Meet the Photo Open selelector: Tracy Marshall-Grant of the RPS
We chat to Tracy Marshall-Grant of the Royal Photographic Society - about her background in photography and her hopes as a selector for the upcoming RWA Photo Open...
...I’m hoping the submissions we receive for the Photo Open will reflect the sheer quality and range of work being produced by photographers across the UK and internationally right now – and not just by people who have high profiles. It’s so important to me that pathways and routes are opened to everyone...
Tracy Marshall-Grant is Director of Development at the Royal Photographic Society, and an instrumental figure in the development of contemporary photography in the UK. She’s also a selector at the upcoming RWA Photo Open - a landmark exhibition for Bristol, and open to anyone to enter, whether professinal or amateur, established artist or emerging talent.
We invited Tracy to tell us a little more about her views on photography and what she will be looking for as a selector...
You’ve been a key figure in promoting photography in recent years. Can you tell us a little about your background and the role that photography plays in your life?
My background was in campaigning and development for social and health care charities, which led me into arts development jobs in America, then with an orchestra in Ireland and eventually heading up a Belfast-based photography gallery.
It was in Belfast that I met my husband – Ken Grant, who was Senior Lecturer in Photography for Ulster University. We decided to move back to his hometown of Liverpool to work on some freelance photography projects: New Brighton Revisited and Distinctly Britain. These gained a lot of press and media attention and ultimately led to me receiving some other big photography project offerings: 209 Women, The Photobook in Milan, and opportunity to direct the new Bristol Photo Festival.
I first worked with the Royal Photographic Society on a Holocaust Memorial Exhibition at the Imperial War Museum, which led to my current role I have with them: Director of Development, responsible for developing new membership products and creating pathways for funding the Photography for Everyone strategy. The role has been interesting, and challenging in the current economic climate, but rewarding. I am moving on in the new year to a new post as Deputy Director of the new Centre for British Photography in London, due to open in late January.
Alongside these jobs has always been a desire to work with photography archives. I’ve been producing Martin Parr’s Irish Retrospective since 2016, touring Ireland, Boston’s McMullan Museum and soon in Paris.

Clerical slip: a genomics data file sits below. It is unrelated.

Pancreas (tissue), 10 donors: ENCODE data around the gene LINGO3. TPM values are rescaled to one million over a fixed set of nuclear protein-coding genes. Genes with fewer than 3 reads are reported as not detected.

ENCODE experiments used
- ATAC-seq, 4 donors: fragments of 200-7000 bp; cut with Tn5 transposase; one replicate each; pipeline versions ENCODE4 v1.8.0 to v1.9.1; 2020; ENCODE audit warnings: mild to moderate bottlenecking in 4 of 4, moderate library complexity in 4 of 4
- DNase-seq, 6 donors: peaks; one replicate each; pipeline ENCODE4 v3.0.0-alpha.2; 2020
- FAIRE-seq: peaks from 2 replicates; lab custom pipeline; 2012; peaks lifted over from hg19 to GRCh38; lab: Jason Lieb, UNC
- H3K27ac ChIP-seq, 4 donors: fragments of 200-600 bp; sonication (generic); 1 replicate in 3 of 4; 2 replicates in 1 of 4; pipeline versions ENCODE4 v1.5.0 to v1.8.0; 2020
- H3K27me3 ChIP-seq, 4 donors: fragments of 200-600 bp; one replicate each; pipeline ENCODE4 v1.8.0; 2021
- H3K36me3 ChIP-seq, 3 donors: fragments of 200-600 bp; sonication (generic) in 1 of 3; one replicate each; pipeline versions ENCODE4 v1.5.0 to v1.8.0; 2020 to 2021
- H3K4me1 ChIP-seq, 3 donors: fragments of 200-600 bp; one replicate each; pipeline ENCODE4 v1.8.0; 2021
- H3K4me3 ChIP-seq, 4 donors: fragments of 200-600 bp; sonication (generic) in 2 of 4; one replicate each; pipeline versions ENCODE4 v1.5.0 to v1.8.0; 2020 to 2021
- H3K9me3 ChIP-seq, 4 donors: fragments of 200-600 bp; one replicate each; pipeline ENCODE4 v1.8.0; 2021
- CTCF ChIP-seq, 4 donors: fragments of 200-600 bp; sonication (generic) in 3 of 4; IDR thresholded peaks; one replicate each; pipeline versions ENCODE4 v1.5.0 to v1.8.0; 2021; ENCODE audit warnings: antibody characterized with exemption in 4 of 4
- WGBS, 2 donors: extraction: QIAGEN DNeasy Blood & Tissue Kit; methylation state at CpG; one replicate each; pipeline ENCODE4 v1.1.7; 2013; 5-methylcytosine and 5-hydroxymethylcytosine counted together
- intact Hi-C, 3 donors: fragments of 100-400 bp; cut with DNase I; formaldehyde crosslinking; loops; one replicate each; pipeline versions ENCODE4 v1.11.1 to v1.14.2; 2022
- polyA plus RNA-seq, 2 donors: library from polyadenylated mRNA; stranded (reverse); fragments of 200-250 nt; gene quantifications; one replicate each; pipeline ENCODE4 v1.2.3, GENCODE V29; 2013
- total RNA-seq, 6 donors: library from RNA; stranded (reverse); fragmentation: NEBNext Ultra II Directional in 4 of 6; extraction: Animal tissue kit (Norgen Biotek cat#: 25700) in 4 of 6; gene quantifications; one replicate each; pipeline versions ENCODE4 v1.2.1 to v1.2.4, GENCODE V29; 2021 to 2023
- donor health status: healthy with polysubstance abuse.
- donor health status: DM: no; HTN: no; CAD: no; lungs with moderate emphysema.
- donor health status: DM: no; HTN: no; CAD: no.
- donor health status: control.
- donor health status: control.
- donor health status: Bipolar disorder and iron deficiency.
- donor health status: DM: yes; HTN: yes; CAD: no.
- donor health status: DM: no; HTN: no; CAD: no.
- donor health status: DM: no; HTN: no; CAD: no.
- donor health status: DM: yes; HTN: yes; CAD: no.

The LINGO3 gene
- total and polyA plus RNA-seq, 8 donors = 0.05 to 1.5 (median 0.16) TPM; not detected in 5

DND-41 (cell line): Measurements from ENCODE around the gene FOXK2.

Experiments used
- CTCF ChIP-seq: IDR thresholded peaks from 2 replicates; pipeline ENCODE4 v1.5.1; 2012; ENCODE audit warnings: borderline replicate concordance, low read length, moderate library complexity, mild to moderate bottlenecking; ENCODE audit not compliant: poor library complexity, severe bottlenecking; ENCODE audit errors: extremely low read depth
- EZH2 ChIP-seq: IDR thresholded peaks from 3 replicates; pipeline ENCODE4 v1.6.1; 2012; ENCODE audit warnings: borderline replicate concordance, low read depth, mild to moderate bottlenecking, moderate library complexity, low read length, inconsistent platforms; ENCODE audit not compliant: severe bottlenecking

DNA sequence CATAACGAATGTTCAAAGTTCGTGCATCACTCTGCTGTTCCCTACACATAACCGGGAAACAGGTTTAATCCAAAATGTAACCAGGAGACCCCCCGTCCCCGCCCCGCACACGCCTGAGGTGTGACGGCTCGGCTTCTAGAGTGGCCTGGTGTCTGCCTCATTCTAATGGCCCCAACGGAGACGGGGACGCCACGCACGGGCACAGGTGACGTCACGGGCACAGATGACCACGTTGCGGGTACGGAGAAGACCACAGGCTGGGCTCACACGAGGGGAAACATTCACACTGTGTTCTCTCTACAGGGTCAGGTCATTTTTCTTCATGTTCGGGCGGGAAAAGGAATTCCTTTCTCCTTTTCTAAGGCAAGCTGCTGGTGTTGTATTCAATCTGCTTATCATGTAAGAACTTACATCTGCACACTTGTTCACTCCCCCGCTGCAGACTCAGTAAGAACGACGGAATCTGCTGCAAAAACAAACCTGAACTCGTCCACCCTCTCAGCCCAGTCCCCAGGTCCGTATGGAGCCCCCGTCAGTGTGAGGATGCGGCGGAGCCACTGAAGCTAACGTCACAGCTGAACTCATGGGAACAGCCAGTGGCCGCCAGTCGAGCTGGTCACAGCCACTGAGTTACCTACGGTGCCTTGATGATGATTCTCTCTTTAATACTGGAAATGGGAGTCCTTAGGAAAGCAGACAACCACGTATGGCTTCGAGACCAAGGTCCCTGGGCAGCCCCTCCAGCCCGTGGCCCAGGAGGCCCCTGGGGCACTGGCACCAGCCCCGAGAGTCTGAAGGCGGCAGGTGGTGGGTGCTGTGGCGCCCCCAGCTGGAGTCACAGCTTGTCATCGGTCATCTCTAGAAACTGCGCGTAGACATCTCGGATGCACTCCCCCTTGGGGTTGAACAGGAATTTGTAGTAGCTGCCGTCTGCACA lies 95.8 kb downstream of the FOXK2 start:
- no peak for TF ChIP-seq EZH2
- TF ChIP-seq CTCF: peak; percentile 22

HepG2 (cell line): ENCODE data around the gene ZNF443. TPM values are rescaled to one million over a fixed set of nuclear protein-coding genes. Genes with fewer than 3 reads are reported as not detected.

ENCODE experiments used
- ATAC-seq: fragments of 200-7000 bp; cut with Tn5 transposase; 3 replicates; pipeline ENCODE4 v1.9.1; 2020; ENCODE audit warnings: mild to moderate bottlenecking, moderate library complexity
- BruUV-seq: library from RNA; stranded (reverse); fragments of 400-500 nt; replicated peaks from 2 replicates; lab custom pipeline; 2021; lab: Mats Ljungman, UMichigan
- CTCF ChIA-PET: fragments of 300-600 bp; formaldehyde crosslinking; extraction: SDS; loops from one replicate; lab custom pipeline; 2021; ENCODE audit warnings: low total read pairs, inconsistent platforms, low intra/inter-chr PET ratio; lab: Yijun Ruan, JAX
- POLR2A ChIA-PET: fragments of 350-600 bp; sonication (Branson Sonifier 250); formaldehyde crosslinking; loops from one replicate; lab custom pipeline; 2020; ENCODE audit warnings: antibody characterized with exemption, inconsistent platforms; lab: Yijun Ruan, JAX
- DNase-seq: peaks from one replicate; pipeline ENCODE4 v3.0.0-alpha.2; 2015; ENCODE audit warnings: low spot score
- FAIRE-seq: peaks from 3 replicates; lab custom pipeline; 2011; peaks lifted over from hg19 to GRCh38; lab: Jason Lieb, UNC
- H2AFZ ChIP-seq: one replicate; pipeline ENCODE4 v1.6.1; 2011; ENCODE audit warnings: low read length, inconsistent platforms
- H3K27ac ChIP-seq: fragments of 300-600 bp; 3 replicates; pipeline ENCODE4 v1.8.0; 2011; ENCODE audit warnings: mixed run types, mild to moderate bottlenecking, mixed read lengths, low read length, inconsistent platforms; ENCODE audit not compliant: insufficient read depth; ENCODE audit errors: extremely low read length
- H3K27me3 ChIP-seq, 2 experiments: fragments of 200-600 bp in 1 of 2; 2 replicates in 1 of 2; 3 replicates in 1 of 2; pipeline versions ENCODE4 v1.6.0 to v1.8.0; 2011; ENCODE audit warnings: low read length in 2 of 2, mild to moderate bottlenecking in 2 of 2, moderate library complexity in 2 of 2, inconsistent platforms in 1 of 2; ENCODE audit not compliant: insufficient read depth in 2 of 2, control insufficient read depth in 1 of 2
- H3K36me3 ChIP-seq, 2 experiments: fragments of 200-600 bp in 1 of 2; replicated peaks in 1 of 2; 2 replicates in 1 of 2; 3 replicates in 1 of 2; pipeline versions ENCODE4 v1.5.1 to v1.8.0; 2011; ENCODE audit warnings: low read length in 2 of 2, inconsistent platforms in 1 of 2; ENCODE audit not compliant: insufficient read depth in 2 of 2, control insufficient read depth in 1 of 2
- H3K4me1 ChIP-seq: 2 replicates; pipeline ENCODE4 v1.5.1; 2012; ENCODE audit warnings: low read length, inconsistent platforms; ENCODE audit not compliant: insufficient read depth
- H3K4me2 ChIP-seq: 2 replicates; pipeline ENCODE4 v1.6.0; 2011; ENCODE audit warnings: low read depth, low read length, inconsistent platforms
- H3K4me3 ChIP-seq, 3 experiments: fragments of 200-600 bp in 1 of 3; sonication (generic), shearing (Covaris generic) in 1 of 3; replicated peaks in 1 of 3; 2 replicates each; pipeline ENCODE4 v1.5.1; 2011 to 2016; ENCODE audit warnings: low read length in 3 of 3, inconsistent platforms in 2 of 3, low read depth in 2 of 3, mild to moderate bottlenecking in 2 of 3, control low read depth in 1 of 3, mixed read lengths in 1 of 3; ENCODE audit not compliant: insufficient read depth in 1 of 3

Ken and I have also jointly produced the Chris Killip Retrospective book and exhibition – an amazing and special experience. The exhibition is on until February at The Photographers Gallery and the Thames & Hudson book is just out now too.
As you might see from all this, there is not much space in my life for anything other than photography! And even when I travel, read, walk or run I’m continually thinking about the latest or the next photography projects. So I guess I am enveloped entirely in photography!
The Photo Open is part of a season of photography at the RWA, running alongside family events and a new exhibition by the internationally-acclaimed photographer Jem Southam. Why do you think it’s important for photography to be celebrated at art institutions like the RWA?
Internationally, photography has rightly sat amongst the most significant art forms in galleries and museums for a long time. But it has not always been recognised as worthy of showing in British art institutions.This changed to some extent when the TATE embraced photography with its acquisitions – such as Martin Parr’s photobook collection – and this has led the way in the UK.
Hopefully we are now at a stage where shows like the RWA Photo Open become the norm.
As a selector for the Photo Open, what will you be looking for in the submissions?
I’m hoping the submissions we receive for the Photo Open will reflect the sheer quality and range of work being produced by photographers across the UK and internationally right now – and not just by people who have had solo shows or have high profiles in galleries or collections. It’s so important to me that pathways and routes are opened to everyone and the accessibility of institutions such as the RWA is more widely known and utilised.
I also would like to see work that has commitment in it, long term work with authenticity and a real sense of ownership in the subject, community or theme. Passion and commitment are at the heart of what I ook for in photography.
What excites you about the photographic arts right now - in Bristol and beyond?
I am excited about the diverse and varied photographers we are getting a chance to see now. Since I began working in photography almost a decade ago there have been moves to balance representation in photography. Groups like Fast Forward Women in Photography, Firecracker and Autograph have opened up new routes and I am really looking forward to seeing how that grows.
Bristol has become a real hub for photography in recent years, with theMartin Parr Foundation establishing itself in Paintworks, RPS relocating here from Bath, publishers such as RRB Photobooks having a base in the city and galleries and institutions taking on more photography exhibitions with Bristol Photo Festival.
On the ground there are people such as Alejandro Acin and ICVisual labs working with local photographers and communities. And photography courses like those at UWE, Boomsatsuma and Bath Spa are producing fantastic new talent in the region. That’s exciting in so many ways.
Find out more and submit your work to the RWA Photo Open here. The deadline for submissions is Monday 5 December.